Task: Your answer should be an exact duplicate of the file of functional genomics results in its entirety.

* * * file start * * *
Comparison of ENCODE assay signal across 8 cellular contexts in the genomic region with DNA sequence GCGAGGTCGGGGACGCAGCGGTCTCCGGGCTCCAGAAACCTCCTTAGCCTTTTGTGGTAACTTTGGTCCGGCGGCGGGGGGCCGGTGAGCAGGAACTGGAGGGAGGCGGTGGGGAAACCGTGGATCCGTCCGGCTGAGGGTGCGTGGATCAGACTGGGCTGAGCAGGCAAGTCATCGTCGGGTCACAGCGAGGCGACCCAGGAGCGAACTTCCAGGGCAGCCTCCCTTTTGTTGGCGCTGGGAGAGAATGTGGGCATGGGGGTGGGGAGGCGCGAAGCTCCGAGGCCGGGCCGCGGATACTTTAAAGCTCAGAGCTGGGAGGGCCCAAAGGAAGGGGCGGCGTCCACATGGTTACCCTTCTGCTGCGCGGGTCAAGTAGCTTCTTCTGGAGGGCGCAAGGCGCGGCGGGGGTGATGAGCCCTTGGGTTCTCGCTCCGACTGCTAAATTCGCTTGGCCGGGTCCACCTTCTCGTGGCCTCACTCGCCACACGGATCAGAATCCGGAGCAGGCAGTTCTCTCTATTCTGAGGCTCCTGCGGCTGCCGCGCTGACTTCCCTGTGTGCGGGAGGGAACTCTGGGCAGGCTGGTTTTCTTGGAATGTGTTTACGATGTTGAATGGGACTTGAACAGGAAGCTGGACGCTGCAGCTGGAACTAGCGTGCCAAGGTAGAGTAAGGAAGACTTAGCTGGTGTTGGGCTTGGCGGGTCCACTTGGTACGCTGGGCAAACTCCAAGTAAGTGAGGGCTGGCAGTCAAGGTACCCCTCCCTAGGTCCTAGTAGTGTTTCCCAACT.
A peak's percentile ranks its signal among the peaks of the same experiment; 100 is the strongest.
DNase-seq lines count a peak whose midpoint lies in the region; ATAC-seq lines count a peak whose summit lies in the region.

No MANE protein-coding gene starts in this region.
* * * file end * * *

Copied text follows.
Comparison of ENCODE assay signal across 8 cellular contexts in the genomic region with DNA sequence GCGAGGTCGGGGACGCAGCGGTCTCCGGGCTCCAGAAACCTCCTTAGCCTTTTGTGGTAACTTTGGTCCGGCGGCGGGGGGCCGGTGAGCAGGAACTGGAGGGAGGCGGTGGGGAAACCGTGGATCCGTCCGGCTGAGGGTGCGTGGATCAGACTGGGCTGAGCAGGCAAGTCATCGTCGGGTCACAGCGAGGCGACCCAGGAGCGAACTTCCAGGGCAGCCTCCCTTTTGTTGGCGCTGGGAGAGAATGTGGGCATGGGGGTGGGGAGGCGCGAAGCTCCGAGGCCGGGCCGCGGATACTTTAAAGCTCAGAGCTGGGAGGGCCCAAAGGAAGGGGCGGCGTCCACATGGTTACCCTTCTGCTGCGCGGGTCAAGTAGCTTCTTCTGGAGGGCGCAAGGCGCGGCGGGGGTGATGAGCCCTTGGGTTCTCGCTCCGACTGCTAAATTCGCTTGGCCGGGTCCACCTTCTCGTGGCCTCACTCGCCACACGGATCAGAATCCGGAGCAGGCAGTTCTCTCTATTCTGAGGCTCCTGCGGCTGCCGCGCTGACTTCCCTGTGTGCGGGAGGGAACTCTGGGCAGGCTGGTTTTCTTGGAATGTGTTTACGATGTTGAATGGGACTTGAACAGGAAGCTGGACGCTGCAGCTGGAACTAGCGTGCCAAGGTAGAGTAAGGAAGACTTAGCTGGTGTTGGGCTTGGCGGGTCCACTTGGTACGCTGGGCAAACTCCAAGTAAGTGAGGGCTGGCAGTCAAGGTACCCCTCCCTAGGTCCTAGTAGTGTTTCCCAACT.
A peak's percentile ranks its signal among the peaks of the same experiment; 100 is the strongest.
DNase-seq lines count a peak whose midpoint lies in the region; ATAC-seq lines count a peak whose summit lies in the region.

No MANE protein-coding gene starts in this region.